THE DOCTOR ISN’T GOD by Hannah Alexander

Since I write novels set in the medical field, I’ve realized for many years that doctors can be confusing. You can pull up medical studies online and read three or four totally opposing articles by as many very educated doctors. I know this because my husband is one, and I’ve seen first-hand how difficult it is to get two physicians to agree on everything about a patient’s care. The poor patients.

You might especially have a problem if you’ve seen your family doc, and then been sent to a specialist, and then returned to your family doctor who hasn’t received a report from the specialist and doesn’t agree with what the specialist has told you. People fall through the cracks far too often these days as the system changes in America. I’m not even taking into consideration the field of naturopathy, which is a viable alternative for many, many patients who haven’t found the answers they need in the traditional medical community. Even there, as I’ve been studying webinars by alternative medicine professionals, they cannot agree.

So what’s a patient to do? Practicality should be a part of the equation, and some docs are so indoctrinated with rules and protocols they don’t learn to use their common horse sense–I said some, not all. On one of our last vacations, Mel and I took a drive to the Colorado mountains from our low elevation home in Missouri. We’d done it several times before with no problem. This time, however, I came down with the influenza Mel had picked up from a patient in ER a week earlier. We were staying at 11,000 feet in the mountains. By the time we decided I needed to go to a clinic, I hadn’t kept anything down for three days. I was so week I passed out when I got there. Combined with elevation sickness, that reaction was not surprising to me.

Because I fainted, however, what followed was an unnecessary nightmare ambulance ride down the mountain into a Denver hospital, where I was poked, prodded, tested by a team of at least five doctors–different kinds of specialists–who couldn’t agree on a single thing about me. One told me I’d be in the clinic at least another week. Another told me I’d be released in two hours. My favorite one made sure I was given some food, since by this time I hadn’t eaten in four days. Another doctor told me to never come back to the mountains.

Half the doctors were sure I had a serious heart condition and that I’d die, the other half were more practical and realized I was a lowlander with the flu. I spent the night and, feeling much better after being given fluids and oxygen, I checked myself out of the hospital and escaped as quickly as possible while Mel was back up in the mountains collecting our luggage. I checked into a local hotel and rested.

The next day we walked around Denver–perhaps six or seven miles of exploration. I didn’t die and I felt good, ate well, felt strong and didn’t get tired. I was with a doctor who kept a close watch on me and had the common sense to know that the flu and elevation were the only culprits in my ill health. We could have taken a cab at any time, but there was no need.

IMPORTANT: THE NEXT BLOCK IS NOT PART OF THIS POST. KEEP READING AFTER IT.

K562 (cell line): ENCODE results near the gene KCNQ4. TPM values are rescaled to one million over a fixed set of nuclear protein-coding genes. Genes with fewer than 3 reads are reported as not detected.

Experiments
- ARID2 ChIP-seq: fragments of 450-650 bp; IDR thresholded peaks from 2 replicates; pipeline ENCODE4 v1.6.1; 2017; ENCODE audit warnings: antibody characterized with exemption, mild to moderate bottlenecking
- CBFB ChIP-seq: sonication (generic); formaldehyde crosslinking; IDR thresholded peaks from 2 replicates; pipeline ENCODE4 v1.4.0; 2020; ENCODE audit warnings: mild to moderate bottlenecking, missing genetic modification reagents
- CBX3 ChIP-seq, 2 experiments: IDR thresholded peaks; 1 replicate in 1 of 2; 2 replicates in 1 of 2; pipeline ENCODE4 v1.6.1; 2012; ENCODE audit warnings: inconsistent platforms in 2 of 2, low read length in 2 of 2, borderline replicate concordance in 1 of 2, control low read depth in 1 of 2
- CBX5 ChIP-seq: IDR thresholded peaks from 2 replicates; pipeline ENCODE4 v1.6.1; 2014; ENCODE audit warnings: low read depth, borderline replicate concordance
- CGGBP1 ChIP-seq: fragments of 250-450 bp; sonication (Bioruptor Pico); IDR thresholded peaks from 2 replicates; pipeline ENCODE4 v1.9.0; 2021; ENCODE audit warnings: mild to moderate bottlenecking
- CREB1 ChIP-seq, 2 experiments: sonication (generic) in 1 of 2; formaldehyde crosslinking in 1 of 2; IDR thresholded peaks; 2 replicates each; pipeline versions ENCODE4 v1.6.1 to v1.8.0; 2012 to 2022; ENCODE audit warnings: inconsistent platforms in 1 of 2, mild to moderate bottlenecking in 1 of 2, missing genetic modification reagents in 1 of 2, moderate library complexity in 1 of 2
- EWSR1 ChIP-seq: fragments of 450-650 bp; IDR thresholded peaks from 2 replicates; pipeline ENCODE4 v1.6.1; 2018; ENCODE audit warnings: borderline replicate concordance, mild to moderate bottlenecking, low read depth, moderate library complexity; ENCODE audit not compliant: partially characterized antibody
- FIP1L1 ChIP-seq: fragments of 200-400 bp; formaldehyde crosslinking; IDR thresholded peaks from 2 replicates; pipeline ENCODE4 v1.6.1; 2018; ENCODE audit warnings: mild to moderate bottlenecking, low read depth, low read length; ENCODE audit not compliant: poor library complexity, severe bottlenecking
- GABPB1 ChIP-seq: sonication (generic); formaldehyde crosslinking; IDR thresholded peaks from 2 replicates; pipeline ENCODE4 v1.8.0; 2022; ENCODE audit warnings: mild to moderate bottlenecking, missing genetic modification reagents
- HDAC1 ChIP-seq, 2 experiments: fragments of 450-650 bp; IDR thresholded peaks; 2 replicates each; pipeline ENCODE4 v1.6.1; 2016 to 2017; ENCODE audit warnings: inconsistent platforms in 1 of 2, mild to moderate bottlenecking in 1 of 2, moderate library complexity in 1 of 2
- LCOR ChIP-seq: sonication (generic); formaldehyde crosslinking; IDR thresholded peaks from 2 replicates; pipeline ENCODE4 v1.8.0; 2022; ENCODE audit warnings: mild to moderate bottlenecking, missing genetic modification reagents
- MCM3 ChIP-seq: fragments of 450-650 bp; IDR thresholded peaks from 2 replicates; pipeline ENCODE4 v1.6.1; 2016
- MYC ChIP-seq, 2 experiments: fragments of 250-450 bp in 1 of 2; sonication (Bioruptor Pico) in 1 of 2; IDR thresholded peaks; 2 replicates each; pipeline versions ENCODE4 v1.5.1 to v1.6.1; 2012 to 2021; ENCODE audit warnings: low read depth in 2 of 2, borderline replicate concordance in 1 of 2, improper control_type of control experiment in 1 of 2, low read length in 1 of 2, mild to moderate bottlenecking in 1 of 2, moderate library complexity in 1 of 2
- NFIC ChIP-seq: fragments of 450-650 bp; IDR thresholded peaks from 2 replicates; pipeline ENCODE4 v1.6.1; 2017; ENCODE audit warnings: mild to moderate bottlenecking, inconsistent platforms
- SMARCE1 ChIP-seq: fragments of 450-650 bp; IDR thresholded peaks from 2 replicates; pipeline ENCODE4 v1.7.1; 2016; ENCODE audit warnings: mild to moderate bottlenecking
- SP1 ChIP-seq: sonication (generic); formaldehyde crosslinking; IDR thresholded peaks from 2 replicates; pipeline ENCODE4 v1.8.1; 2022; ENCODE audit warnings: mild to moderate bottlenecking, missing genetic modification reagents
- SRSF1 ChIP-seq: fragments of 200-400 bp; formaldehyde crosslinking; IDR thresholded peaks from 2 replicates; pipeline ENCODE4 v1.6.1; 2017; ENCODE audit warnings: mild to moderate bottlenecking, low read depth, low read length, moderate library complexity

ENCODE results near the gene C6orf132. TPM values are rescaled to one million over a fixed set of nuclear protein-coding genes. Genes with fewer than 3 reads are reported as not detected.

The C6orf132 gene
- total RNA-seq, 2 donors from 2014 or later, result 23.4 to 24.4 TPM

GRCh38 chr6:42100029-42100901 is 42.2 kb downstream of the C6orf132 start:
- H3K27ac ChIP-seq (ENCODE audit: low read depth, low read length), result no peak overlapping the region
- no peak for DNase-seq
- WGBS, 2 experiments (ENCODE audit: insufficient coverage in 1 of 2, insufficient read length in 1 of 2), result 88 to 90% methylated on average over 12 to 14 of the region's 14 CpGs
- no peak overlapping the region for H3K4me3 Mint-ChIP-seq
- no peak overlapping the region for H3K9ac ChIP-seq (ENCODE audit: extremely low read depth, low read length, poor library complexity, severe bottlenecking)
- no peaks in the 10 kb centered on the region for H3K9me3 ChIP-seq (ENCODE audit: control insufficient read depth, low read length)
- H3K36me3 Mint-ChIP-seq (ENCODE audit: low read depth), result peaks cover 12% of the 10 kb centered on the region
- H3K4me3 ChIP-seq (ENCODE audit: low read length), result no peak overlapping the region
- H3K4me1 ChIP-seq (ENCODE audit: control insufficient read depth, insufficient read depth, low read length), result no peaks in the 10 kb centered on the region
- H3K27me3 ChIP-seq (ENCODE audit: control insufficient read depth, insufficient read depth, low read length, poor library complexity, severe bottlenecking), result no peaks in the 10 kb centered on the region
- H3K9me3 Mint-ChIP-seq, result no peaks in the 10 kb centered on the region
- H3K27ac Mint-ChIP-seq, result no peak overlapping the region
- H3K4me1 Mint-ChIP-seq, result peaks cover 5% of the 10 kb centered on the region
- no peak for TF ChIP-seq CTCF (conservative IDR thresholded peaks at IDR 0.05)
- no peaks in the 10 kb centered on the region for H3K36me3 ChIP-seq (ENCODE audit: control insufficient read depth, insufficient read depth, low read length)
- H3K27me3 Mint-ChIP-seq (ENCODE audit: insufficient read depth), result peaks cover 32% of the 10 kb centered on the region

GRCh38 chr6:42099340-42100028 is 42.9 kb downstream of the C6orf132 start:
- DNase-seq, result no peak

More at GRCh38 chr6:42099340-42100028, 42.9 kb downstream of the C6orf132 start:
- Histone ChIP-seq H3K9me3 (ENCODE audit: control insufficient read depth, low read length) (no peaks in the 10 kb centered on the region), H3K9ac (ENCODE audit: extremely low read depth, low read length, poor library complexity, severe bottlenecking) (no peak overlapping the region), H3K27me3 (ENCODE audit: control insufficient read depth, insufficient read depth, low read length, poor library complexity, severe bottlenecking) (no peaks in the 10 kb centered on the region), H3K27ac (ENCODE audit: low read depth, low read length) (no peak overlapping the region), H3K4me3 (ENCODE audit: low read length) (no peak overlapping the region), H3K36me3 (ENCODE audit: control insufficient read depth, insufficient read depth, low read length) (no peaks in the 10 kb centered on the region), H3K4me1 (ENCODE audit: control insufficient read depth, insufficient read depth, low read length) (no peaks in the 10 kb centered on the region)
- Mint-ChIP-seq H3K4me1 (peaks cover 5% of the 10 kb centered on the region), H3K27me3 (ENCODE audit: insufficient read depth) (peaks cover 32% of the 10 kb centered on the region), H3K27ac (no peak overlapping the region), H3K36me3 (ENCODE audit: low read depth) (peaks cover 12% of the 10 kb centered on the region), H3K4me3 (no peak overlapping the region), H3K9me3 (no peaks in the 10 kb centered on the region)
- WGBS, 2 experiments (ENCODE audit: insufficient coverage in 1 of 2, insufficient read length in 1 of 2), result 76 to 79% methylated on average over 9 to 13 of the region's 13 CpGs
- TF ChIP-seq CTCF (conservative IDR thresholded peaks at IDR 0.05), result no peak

Doctors aren’t God. Yes, if you choose a particular physician to be your family doc, it might be wise to do as he or she suggests. But you should also do some shopping around for one you feel has at least as much common sense as education. One without the other does not make a good doctor.

If you find yourself in a situation where two or more of your doctors disagree with one another, you need to do your own research. And don’t stop at the first article you read online. Internet does NOT take the place of a doctor, but there are some sites online, such as drugs.com and the freemedicaldictionary.com, that might help you make more informed decisions. Mel checks webMD from time to time but doesn’t always agree–Big Pharma holds too much sway over the medical profession. They don’t hold that much sway over Mel. I trust him before I trust anyone else.

You’re on a loop for Christians who read. My advice to several patients lately has been to pray for wisdom and seek second opinions, even if they’re opposing. It’ll give you more information from which to decide about your own health. Your body doesn’t belong to any doctor. It’s God’s body, actually. Remember that Solomon asked God for wisdom and knowledge to rule God’s people. Because of that, God opened the storehouse of riches for Solomon. We can do the same. Pray for wisdom and guidance, knowledge and insight. God IS, after all, the Great Physician. Don’t try to make a human doctor into a god.

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About alexanderhodde

I love to write, I love to read (in that order) and I love to hike. My husband loves to fly remote control model airplanes, when he can get them into the air.
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6 Responses to THE DOCTOR ISN’T GOD by Hannah Alexander

  1. Jackie Smih says:

    I love this post…..very helpful! Thanks for the two sites you listed. I am presently experiencing problems like this…with doctors, for whom I have utmost respect. A group I am seeing can’t agree on an issue I have! I do pray for wisdom.
    Thanks again!

    Like

  2. hannahalexander181 says:

    Thanks, Vicki. Hope you’re doing well.

    Like

  3. hannahalexander181 says:

    Jackie, I’ve had this problem, too. Very frustrating.

    Like

  4. The doctor I have been with for a long time, tells me “You don’t need to know everything going on in your body.” Do I stay or do I go?Tressia Farmer

    Like

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